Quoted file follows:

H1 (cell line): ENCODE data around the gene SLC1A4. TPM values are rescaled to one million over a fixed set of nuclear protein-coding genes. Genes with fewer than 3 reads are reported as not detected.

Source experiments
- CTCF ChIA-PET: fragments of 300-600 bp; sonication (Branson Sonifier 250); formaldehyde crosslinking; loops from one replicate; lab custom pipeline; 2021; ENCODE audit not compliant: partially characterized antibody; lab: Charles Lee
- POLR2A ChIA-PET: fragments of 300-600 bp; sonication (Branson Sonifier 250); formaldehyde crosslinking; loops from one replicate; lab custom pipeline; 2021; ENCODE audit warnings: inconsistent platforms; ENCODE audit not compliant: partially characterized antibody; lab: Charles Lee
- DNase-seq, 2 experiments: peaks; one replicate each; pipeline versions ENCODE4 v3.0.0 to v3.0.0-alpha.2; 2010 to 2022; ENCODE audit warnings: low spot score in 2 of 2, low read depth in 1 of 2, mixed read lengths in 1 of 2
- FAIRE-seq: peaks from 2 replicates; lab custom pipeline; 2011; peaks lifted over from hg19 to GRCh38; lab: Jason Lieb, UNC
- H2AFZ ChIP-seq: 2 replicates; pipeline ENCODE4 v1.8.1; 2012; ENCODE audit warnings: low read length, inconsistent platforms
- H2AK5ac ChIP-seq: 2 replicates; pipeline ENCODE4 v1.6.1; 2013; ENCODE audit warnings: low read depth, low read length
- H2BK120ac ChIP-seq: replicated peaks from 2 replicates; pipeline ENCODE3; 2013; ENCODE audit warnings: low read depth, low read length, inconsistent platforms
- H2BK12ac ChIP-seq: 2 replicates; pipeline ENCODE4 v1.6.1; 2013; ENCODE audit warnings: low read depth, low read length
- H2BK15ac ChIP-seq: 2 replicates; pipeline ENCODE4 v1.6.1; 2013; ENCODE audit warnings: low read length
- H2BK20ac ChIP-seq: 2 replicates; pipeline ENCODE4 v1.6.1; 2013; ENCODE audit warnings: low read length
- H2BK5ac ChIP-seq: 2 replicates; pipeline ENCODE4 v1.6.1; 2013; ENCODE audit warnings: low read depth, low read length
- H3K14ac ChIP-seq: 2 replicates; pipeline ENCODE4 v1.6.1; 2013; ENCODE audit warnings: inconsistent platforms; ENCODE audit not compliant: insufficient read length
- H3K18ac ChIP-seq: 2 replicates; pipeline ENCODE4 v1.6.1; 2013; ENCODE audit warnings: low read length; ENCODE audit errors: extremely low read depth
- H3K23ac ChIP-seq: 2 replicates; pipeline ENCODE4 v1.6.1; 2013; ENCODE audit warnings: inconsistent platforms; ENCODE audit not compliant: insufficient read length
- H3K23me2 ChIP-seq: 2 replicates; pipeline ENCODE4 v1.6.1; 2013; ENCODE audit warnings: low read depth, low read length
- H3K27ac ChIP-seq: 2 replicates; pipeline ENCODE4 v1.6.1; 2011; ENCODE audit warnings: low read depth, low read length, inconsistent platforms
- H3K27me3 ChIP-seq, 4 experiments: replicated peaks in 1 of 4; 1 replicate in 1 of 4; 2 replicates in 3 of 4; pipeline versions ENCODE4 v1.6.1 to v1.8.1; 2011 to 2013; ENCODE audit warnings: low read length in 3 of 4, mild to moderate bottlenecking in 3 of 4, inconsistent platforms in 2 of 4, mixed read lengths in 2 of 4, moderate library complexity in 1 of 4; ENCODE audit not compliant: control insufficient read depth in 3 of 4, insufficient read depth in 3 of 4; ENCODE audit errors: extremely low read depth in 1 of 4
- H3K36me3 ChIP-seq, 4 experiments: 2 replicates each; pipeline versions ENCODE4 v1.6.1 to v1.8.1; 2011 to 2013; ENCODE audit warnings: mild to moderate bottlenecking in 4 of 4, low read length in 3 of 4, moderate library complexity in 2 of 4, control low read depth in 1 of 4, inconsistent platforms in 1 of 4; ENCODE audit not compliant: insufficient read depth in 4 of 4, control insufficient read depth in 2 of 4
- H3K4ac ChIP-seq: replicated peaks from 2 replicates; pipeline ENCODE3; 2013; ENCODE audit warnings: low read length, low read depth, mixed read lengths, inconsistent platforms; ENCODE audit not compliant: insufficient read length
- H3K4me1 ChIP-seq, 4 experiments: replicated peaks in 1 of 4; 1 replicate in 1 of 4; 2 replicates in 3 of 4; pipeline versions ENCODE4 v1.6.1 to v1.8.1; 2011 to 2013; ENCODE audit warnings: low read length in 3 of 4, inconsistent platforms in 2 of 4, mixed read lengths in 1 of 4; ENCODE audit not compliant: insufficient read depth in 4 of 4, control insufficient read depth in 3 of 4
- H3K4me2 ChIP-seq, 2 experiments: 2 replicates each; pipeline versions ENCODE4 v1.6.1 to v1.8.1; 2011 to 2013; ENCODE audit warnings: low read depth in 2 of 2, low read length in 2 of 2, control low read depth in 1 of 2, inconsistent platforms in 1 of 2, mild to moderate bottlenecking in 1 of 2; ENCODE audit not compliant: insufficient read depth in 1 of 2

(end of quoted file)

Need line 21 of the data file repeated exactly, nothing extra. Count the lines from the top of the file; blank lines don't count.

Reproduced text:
- H3K4ac ChIP-seq: replicated peaks from 2 replicates; pipeline ENCODE3; 2013; ENCODE audit warnings: low read length, low read depth, mixed read lengths, inconsistent platforms; ENCODE audit not compliant: insufficient read length